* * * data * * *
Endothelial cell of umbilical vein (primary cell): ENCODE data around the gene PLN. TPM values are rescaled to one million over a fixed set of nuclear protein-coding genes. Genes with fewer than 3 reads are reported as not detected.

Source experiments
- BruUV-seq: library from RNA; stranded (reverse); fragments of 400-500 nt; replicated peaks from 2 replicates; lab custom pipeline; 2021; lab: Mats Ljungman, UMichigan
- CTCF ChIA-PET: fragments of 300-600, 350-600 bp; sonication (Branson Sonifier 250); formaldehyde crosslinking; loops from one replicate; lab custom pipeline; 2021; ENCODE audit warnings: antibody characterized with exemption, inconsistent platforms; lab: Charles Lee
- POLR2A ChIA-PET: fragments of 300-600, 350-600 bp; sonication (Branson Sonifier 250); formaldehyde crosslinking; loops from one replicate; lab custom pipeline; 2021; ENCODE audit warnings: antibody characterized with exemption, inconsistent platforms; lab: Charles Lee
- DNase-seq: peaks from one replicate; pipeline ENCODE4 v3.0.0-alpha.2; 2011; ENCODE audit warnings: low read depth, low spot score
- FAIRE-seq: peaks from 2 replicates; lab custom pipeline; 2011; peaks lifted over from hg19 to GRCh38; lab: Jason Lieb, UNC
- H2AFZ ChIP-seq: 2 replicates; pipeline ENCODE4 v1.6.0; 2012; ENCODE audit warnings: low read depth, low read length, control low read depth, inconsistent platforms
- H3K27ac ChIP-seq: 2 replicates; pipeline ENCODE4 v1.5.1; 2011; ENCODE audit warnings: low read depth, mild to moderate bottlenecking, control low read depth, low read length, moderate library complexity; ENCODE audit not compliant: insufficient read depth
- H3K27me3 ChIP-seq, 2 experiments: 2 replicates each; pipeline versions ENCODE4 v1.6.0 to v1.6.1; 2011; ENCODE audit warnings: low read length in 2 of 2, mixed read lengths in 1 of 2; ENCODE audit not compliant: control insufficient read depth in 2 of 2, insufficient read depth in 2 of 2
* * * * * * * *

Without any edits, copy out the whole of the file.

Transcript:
Endothelial cell of umbilical vein (primary cell): ENCODE data around the gene PLN. TPM values are rescaled to one million over a fixed set of nuclear protein-coding genes. Genes with fewer than 3 reads are reported as not detected.

Source experiments
- BruUV-seq: library from RNA; stranded (reverse); fragments of 400-500 nt; replicated peaks from 2 replicates; lab custom pipeline; 2021; lab: Mats Ljungman, UMichigan
- CTCF ChIA-PET: fragments of 300-600, 350-600 bp; sonication (Branson Sonifier 250); formaldehyde crosslinking; loops from one replicate; lab custom pipeline; 2021; ENCODE audit warnings: antibody characterized with exemption, inconsistent platforms; lab: Charles Lee
- POLR2A ChIA-PET: fragments of 300-600, 350-600 bp; sonication (Branson Sonifier 250); formaldehyde crosslinking; loops from one replicate; lab custom pipeline; 2021; ENCODE audit warnings: antibody characterized with exemption, inconsistent platforms; lab: Charles Lee
- DNase-seq: peaks from one replicate; pipeline ENCODE4 v3.0.0-alpha.2; 2011; ENCODE audit warnings: low read depth, low spot score
- FAIRE-seq: peaks from 2 replicates; lab custom pipeline; 2011; peaks lifted over from hg19 to GRCh38; lab: Jason Lieb, UNC
- H2AFZ ChIP-seq: 2 replicates; pipeline ENCODE4 v1.6.0; 2012; ENCODE audit warnings: low read depth, low read length, control low read depth, inconsistent platforms
- H3K27ac ChIP-seq: 2 replicates; pipeline ENCODE4 v1.5.1; 2011; ENCODE audit warnings: low read depth, mild to moderate bottlenecking, control low read depth, low read length, moderate library complexity; ENCODE audit not compliant: insufficient read depth
- H3K27me3 ChIP-seq, 2 experiments: 2 replicates each; pipeline versions ENCODE4 v1.6.0 to v1.6.1; 2011; ENCODE audit warnings: low read length in 2 of 2, mixed read lengths in 1 of 2; ENCODE audit not compliant: control insufficient read depth in 2 of 2, insufficient read depth in 2 of 2